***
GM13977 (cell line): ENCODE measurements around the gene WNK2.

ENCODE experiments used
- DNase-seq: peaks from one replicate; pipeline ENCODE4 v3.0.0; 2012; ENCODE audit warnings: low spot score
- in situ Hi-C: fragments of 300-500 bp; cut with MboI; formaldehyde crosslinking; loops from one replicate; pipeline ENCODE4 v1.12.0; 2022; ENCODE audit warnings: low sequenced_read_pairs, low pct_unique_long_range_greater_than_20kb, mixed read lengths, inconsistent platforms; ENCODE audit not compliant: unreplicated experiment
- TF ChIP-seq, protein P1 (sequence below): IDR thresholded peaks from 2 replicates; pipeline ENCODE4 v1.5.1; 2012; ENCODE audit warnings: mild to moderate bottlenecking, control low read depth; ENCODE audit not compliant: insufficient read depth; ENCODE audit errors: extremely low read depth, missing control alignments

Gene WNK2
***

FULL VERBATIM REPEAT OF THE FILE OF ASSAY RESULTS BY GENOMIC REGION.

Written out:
GM13977 (cell line): ENCODE measurements around the gene WNK2.

ENCODE experiments used
- DNase-seq: peaks from one replicate; pipeline ENCODE4 v3.0.0; 2012; ENCODE audit warnings: low spot score
- in situ Hi-C: fragments of 300-500 bp; cut with MboI; formaldehyde crosslinking; loops from one replicate; pipeline ENCODE4 v1.12.0; 2022; ENCODE audit warnings: low sequenced_read_pairs, low pct_unique_long_range_greater_than_20kb, mixed read lengths, inconsistent platforms; ENCODE audit not compliant: unreplicated experiment
- TF ChIP-seq, protein P1 (sequence below): IDR thresholded peaks from 2 replicates; pipeline ENCODE4 v1.5.1; 2012; ENCODE audit warnings: mild to moderate bottlenecking, control low read depth; ENCODE audit not compliant: insufficient read depth; ENCODE audit errors: extremely low read depth, missing control alignments

Gene WNK2